The RTI model presupposes the use of a differentiated approach aimed at helping students to acquire the necessary skills and knowledge. This methodology is referred to as tiered instruction and intervention and implies the use of three-level interventions (Shapiro, n.d.). Tier 1 interaction applies to all the students in the class; Tier 2 interventions are aimed at addressing particular issues of a smaller group of student (up to 8), and Tier 3 intervention is used in small groups of 3 to five students who have quite specific problems (Sanchez & O’Connor, 2015). Jasmine has problems with reading and math that require all three types of interventions.
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The reading interventions for Jasmine will be as follows. The tier 1 intervention to train reading comprehension involves reading a passage, finding, and underlying meaningful words that can facilitate text comprehension and help with retelling the stories. First, the teacher asks students to underline meaningful words. Then, students’ ideas are discussed, and the teacher writes down the meaningful words on the board.
The tier 2 intervention will include reading passages and watching a video where corresponding pictures and meaningful words are revealed. Wanzek, Wexler, Vaughn & Ciullo (2010) claim that the intervention facilitated by the use of video is more effective since children having difficulties with comprehension develop certain patterns they can use in the future. Images help them comprehend texts easier.
Tier 3 intervention will include the use of flashcards containing words important for text comprehension as well as corresponding pictures. The teacher asks the student to match the words in the text and the flashcards. The teacher may also help the student arrange the flashcards in the correct order.
Jasmine also has significant problems with dividing without a calculator. Tier 1 intervention can be a Bingo game. Students write down several division problems on flashcards. The teacher solves the problems and dictates the answers to students who create their Bingo cards. They are allowed to put the numbers in any grid. The teacher then shows the problems and the first student to say the correct number can cross the number in the Bingo card.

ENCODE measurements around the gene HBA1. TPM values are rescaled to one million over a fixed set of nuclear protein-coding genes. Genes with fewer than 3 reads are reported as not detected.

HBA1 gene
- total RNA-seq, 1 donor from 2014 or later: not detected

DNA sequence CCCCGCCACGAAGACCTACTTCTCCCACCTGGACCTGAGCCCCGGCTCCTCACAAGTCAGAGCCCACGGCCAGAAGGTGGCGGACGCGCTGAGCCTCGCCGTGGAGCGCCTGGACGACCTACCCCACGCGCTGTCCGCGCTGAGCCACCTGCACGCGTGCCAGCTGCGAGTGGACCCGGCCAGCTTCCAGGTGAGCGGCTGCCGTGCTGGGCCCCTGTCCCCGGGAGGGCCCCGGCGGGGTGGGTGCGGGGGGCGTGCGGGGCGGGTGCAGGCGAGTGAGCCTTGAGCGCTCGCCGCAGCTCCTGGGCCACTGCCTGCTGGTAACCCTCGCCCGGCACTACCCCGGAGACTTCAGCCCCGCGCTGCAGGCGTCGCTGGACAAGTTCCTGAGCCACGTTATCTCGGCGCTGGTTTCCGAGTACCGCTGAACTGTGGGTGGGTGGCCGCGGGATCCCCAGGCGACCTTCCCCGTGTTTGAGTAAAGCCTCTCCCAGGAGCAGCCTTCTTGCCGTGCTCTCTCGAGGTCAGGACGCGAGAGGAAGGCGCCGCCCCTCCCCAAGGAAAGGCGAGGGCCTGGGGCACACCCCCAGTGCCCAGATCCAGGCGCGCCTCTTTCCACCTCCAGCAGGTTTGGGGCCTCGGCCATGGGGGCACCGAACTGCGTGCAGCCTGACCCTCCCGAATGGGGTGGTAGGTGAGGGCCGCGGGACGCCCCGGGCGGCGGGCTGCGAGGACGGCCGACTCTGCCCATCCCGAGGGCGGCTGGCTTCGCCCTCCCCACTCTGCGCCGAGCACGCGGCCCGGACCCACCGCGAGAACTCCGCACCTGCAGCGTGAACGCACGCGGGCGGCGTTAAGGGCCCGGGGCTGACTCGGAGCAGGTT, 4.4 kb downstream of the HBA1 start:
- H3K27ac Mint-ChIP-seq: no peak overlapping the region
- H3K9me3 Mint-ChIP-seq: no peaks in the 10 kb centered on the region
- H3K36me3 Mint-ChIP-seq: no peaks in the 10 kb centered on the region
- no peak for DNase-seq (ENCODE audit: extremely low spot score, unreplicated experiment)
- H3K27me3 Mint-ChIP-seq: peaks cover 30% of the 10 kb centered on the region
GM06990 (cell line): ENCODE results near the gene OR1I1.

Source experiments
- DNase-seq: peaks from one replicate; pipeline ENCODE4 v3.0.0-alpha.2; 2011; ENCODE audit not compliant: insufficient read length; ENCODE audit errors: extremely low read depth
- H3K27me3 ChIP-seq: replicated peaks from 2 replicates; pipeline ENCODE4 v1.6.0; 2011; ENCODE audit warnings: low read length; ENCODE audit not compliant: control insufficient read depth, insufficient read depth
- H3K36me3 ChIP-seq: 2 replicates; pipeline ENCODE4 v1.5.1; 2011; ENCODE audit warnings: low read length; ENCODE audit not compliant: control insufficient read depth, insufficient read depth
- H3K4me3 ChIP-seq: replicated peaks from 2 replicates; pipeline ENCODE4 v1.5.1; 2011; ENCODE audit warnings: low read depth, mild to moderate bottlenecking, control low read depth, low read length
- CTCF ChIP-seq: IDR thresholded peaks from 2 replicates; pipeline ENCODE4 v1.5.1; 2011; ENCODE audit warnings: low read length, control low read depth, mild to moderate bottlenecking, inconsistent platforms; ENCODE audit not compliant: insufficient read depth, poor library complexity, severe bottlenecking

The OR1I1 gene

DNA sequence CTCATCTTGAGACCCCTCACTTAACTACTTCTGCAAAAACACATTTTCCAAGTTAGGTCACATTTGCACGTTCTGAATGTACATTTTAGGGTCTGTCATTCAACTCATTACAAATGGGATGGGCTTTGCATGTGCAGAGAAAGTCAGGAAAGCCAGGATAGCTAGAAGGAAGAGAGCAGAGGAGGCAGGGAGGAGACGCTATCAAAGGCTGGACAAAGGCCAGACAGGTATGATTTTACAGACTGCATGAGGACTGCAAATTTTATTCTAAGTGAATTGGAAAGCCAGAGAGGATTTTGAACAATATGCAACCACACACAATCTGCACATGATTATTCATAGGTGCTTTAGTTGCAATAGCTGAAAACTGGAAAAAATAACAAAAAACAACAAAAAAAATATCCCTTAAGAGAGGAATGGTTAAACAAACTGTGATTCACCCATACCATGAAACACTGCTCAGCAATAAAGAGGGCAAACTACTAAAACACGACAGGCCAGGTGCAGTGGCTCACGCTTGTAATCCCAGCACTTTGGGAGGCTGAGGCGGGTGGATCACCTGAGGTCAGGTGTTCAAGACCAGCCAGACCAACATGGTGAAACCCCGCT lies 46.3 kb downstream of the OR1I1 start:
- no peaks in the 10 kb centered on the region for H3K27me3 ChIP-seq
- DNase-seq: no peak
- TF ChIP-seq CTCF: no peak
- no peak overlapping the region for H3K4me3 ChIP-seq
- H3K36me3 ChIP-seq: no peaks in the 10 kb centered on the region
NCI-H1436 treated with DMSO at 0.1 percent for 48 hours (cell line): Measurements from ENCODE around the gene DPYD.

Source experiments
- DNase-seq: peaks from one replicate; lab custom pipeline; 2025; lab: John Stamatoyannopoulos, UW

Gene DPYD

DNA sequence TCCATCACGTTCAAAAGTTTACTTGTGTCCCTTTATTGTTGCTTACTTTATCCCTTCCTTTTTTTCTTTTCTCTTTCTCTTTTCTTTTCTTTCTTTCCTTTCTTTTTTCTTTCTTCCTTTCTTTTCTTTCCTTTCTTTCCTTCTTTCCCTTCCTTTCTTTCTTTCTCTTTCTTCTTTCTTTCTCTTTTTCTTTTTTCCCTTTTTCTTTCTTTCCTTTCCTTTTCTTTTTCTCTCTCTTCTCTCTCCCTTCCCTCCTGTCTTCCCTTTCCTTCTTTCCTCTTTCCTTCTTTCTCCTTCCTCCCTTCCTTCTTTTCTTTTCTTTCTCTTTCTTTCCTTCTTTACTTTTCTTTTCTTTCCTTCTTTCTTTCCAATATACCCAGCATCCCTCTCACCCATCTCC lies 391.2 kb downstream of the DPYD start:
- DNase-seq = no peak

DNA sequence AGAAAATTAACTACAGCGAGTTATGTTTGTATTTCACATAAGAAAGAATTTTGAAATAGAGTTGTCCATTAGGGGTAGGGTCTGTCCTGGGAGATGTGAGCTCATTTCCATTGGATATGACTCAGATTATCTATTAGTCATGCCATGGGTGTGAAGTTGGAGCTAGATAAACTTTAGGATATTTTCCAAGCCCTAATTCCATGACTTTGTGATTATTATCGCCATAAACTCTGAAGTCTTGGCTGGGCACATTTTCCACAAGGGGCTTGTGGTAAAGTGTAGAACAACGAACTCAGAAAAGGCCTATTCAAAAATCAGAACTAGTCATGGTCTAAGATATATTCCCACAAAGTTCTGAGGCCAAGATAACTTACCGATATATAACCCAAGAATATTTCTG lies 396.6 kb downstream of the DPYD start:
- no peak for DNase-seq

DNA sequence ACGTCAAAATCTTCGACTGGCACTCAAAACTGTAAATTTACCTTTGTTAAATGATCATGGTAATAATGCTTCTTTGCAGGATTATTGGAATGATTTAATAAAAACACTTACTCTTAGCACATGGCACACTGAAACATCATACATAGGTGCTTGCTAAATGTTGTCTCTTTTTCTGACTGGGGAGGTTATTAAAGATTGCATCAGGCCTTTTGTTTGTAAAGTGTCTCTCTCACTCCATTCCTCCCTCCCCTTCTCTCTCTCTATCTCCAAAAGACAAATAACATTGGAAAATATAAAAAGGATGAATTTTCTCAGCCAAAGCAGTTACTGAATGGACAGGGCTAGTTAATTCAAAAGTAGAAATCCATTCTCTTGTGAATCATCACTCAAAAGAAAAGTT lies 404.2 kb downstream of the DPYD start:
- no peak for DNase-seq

Tier 2 intervention will include asking students to count in rows consisting of three or five (or any number of) dots. Thus, the student will count in fives or threes, and so on. The students write down the number on the right of each row. Each column has the title (the number of dots), and there is a number of each row. Therefore, students train multiplication, which can be easily transformed into division problems with the help of an eraser. Students can remove some rows and say the number of the dots left.
Tier 3 intervention will include simple division problems with matches (or any objects that can stand for people) and circles. The teacher asks a student to arrange people at tables at a wedding or a party. The student cannot use a calculator, but she can count the number of seats at each table.
It is possible to note that the three types of interventions used with Jasmine can help her address her reading problems as well as issues she has with math. The students will work with other students in different settings. There can be some issues when it comes to Tier 1 interventions, but Jasmine will be able to hear corrects answers, which will be beneficial for her. More individualized interventions (Tier 2 and 3) will facilitate the process of skills acquisition.
Sanchez, V., & O’Connor, R. (2015). Building tier 3 intervention for long-term slow growers in grades 3-4: A pilot study. Learning Disabilities Research & Practice, 30(4), 171-181.
Shapiro, E.S. (n.d.). Tiered instruction and intervention in a response-to-intervention model.
Wanzek, J., Wexler, J., Vaughn, S., & Ciullo, S. (2010). Reading interventions for struggling readers in the upper elementary grades: A synthesis of 20 years of research. Read Writ, 23(8), 889-912.